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      Haploid genetic screens in human cells identify host factors used by pathogens.

      Science (New York, N.Y.)

      ADP Ribose Transferases, metabolism, toxicity, Adenosine Diphosphate Ribose, Amino Acid Sequence, Antigens, Bacterial, Bacterial Toxins, Biosynthetic Pathways, Cell Line, Tumor, Diphtheria Toxin, Exotoxins, Genes, Genetic Testing, Haploidy, Histidine, analogs & derivatives, biosynthesis, Host-Pathogen Interactions, Humans, Influenza A Virus, H1N1 Subtype, pathogenicity, Molecular Sequence Data, Monosaccharide Transport Proteins, genetics, Mutagenesis, Insertional, N-Acylneuraminate Cytidylyltransferase, Peptide Elongation Factor 2, Proteins, chemistry, Virulence Factors

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          Abstract

          Loss-of-function genetic screens in model organisms have elucidated numerous biological processes, but the diploid genome of mammalian cells has precluded large-scale gene disruption. We used insertional mutagenesis to develop a screening method to generate null alleles in a human cell line haploid for all chromosomes except chromosome 8. Using this approach, we identified host factors essential for infection with influenza and genes encoding important elements of the biosynthetic pathway of diphthamide, which are required for the cytotoxic effects of diphtheria toxin and exotoxin A. We also identified genes needed for the action of cytolethal distending toxin, including a cell-surface protein that interacts with the toxin. This approach has both conceptual and practical parallels with genetic approaches in haploid yeast.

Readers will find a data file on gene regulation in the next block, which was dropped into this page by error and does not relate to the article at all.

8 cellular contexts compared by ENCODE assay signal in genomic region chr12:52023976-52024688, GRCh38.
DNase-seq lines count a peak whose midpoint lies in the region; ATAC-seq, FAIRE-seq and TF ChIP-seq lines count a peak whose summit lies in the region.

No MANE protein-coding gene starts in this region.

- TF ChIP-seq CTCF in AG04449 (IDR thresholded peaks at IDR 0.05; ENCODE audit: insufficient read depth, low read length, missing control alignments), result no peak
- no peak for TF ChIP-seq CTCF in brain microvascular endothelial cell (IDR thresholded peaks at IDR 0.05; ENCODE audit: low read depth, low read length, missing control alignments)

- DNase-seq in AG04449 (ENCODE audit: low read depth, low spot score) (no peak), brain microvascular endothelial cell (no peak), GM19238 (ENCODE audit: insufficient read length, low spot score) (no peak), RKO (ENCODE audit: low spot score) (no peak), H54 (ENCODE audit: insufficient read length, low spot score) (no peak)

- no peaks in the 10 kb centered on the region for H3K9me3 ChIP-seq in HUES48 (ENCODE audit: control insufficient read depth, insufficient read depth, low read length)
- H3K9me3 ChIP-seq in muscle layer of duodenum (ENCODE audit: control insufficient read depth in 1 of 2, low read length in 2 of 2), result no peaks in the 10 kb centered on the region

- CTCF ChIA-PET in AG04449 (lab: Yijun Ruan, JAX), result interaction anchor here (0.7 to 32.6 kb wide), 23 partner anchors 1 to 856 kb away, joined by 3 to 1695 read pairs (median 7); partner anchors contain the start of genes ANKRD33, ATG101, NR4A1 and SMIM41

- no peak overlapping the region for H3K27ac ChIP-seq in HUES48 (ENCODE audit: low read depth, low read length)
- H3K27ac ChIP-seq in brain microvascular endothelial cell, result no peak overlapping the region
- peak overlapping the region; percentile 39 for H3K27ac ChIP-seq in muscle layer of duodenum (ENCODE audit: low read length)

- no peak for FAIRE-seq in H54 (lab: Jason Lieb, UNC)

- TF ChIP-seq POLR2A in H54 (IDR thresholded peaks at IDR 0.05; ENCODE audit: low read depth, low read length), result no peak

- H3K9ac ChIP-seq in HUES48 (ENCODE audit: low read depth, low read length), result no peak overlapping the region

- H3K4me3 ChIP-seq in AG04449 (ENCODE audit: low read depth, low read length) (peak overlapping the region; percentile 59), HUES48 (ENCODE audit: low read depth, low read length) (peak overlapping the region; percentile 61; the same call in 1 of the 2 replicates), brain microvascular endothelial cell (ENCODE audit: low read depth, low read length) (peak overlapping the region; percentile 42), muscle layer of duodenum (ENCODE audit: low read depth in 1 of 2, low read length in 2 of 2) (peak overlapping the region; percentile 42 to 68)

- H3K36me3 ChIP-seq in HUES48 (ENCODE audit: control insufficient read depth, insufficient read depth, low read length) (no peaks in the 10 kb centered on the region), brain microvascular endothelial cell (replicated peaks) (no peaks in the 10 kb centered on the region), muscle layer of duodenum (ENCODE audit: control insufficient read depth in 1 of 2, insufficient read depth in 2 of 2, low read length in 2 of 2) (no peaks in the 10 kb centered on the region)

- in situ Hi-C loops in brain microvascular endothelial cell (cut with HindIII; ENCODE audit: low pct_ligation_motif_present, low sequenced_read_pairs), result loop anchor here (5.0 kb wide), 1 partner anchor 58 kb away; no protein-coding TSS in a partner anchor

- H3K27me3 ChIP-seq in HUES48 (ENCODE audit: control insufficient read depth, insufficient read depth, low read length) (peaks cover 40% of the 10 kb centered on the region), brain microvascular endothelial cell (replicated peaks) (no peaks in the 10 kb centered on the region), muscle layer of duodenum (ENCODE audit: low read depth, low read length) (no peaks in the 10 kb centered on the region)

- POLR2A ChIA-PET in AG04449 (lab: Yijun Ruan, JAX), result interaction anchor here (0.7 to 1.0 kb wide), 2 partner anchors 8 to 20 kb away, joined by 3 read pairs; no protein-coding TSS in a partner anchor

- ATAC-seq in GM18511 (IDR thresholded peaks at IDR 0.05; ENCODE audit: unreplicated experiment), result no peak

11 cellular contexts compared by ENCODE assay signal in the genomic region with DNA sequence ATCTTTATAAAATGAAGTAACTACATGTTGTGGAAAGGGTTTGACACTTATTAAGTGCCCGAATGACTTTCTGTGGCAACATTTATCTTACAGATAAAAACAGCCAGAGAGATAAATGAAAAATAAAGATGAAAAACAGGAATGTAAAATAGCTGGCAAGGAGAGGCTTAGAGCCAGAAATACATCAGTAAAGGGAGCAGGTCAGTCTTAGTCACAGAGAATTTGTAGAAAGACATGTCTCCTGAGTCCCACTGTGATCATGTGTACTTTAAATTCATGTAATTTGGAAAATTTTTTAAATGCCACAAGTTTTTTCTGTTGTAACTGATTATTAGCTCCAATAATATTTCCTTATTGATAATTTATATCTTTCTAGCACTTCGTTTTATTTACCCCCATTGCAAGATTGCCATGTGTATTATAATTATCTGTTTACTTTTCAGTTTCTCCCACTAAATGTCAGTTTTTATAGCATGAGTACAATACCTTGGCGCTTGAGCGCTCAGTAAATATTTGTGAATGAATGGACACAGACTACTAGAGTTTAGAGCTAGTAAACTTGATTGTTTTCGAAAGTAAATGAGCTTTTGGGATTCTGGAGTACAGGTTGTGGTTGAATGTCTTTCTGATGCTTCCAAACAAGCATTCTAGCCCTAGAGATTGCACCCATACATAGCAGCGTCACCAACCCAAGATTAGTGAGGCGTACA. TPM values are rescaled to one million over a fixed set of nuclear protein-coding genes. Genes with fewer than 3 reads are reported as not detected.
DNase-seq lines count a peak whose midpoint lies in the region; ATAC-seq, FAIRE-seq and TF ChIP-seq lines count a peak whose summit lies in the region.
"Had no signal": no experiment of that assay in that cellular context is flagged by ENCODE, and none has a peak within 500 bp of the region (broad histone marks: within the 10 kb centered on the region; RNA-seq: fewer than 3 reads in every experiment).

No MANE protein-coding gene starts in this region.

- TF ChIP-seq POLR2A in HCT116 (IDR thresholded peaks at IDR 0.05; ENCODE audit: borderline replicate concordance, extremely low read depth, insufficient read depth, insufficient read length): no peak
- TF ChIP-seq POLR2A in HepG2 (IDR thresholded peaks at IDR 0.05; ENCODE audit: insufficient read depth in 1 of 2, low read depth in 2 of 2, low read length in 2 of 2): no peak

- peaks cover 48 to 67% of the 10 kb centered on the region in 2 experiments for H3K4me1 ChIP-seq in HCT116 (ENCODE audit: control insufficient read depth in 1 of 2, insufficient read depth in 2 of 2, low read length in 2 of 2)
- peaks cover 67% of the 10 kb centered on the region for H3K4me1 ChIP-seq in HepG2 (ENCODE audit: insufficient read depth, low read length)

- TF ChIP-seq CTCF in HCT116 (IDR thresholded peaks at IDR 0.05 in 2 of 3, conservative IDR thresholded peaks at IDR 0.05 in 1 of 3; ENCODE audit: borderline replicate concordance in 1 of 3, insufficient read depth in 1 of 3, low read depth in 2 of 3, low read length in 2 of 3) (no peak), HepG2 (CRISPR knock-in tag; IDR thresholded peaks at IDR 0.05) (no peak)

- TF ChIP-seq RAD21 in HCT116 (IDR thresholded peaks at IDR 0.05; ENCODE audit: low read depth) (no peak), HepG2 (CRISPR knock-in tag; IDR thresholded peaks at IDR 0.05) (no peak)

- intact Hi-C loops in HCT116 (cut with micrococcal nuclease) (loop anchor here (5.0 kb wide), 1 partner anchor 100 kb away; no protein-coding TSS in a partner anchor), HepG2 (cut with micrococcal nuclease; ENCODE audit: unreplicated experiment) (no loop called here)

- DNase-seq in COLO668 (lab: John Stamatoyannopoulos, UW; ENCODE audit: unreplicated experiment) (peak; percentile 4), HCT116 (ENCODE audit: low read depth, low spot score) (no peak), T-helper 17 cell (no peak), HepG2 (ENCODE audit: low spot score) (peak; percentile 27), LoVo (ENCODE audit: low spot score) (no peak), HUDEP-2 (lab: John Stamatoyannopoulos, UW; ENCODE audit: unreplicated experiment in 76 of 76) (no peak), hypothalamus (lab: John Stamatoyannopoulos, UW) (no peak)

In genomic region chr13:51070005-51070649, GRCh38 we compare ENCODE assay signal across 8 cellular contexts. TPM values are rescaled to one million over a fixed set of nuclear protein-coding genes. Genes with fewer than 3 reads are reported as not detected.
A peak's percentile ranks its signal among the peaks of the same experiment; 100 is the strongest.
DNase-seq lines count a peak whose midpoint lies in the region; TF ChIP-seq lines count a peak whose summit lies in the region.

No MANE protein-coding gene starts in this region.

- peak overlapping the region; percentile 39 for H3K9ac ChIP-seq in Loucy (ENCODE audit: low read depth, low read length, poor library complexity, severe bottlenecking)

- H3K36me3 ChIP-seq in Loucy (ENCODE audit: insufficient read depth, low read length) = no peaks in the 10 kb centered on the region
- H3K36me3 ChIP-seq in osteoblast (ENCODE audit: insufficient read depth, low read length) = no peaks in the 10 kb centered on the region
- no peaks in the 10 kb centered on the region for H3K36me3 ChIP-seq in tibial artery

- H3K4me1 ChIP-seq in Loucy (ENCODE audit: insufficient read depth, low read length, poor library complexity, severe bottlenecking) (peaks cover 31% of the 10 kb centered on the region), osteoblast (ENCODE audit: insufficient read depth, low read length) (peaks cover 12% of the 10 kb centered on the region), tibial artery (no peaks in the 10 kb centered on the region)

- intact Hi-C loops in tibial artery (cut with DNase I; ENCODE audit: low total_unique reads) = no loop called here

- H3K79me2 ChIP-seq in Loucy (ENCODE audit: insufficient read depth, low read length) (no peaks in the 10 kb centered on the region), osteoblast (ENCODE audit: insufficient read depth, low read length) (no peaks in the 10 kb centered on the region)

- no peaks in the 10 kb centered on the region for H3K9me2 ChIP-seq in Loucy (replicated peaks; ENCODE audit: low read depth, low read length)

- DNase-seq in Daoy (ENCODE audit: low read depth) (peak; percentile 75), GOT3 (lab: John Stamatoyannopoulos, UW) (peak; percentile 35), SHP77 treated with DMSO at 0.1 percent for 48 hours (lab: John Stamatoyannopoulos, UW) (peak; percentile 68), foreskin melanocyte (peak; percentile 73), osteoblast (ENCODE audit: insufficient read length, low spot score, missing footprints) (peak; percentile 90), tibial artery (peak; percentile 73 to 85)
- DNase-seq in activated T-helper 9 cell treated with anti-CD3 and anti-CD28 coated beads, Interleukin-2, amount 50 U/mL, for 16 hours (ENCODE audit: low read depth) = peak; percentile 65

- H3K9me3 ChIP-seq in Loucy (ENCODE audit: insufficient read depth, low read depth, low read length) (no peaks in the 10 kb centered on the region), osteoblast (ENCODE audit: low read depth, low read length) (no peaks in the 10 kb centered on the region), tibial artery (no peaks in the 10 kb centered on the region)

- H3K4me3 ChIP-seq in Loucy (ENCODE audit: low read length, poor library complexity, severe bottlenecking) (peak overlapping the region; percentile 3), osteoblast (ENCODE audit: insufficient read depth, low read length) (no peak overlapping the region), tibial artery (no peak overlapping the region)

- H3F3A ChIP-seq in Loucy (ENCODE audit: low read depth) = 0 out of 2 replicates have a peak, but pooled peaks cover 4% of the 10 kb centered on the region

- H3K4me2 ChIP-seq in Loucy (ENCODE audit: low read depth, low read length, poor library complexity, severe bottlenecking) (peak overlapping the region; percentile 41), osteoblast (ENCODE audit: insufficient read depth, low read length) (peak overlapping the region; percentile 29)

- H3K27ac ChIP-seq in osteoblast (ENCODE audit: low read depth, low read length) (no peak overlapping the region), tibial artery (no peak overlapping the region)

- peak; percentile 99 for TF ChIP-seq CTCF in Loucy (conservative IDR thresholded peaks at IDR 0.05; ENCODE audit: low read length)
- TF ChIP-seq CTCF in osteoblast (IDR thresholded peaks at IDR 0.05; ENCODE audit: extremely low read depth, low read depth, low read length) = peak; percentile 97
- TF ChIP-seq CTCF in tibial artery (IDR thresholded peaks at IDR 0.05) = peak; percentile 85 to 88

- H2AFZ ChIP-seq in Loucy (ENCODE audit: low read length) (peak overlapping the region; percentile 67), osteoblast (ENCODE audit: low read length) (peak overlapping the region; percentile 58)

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          Journal
          19965467
          10.1126/science.1178955

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